Which medications in the drug class Macrolide Antibiotics are used in the treatment of Pediatric Pneumonia?

Updated: Jun 05, 2020
  • Author: Muhammad Waseem, MS, MBBS, FAAP, FACEP, FAHA; Chief Editor: Russell W Steele, MD  more...
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Answer

Macrolide Antibiotics

Macrolide antibiotics have bacteriostatic activity and exert their antibacterial action by binding to the 50S ribosomal subunit of susceptible organisms, resulting in inhibition of protein synthesis.

Erythromycin-sulfisoxazole (Pediazole)

Erythromycin is a macrolide antibiotic with a large spectrum of activity that binds to the 50S ribosomal subunit of the bacteria, which inhibits protein synthesis. Sulfisoxazole expands erythromycin's coverage to include gram-negative bacteria and inhibits bacterial synthesis of dihydrofolic acid by competing with para-aminobenzoic acid (PABA). The dose for the combination of the 2 drugs is based on the erythromycin component.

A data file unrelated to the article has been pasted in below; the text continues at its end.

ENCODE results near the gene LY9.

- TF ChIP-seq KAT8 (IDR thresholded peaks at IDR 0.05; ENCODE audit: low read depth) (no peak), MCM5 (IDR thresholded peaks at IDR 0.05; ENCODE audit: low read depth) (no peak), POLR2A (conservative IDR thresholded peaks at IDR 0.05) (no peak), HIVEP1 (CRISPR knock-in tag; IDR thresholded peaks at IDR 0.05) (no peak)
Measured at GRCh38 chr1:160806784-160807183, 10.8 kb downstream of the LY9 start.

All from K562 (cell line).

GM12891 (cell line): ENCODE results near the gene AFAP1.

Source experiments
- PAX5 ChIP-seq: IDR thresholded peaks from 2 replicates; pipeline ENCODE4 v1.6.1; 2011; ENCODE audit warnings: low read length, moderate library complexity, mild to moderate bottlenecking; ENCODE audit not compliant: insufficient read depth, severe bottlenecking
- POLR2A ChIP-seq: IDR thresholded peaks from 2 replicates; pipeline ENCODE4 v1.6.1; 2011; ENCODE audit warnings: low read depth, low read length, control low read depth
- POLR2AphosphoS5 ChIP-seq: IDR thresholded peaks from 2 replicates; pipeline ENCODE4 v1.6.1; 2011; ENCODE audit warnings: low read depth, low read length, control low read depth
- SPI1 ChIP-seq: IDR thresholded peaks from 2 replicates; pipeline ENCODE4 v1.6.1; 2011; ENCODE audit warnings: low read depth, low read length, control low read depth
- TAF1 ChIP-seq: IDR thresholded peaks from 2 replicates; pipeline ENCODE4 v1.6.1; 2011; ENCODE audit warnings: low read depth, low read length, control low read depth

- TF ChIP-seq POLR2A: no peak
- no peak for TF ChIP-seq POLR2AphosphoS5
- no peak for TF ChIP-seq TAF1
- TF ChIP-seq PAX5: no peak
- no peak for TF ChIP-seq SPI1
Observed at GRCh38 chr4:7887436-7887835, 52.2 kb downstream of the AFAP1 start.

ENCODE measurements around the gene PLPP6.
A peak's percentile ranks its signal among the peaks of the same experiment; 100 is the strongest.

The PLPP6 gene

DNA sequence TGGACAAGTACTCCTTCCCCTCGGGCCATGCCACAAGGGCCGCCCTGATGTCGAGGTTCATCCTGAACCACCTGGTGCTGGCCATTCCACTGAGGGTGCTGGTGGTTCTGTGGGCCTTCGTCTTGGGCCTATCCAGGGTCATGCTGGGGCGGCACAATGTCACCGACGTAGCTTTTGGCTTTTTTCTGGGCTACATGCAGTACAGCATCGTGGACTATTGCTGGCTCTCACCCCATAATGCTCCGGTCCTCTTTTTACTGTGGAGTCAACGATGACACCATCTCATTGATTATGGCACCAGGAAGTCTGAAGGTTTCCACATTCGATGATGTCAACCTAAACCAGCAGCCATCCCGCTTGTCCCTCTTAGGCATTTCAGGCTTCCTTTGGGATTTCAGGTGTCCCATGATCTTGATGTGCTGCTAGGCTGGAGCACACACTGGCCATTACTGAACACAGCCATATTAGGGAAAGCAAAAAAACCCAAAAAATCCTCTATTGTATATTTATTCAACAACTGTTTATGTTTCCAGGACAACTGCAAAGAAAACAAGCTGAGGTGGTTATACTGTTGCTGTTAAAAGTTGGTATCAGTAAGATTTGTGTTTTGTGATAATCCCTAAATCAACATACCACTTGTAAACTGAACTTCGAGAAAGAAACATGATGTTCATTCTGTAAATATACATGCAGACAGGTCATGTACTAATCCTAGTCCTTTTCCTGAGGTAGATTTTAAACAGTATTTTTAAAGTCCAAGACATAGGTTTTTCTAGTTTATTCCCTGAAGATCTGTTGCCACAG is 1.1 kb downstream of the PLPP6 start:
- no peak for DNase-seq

Azithromycin (Zithromax)

Azithromycin is used to treat mild to moderate microbial infections. Bacterial or fungal overgrowth may result with prolonged antibiotic use.

Clarithromycin (Biaxin)

Clarithromycin inhibits bacterial growth, possibly by blocking dissociation of peptidyl t-RNA from ribosomes, causing RNA-dependent protein synthesis to arrest.

Erythromycin (E.E.S., E-Mycin, Ery-Tab)

Erythromycin inhibits bacterial growth, possibly by blocking dissociation of peptidyl t-RNA from ribosomes, causing RNA-dependent protein synthesis to arrest. This drug is used for the treatment of staphylococcal and streptococcal infections. In children, age, weight, and severity of infection determine the proper dosage. When bid dosing is desired, half-total daily dose may be taken q12h. For more severe infections, double the dose.


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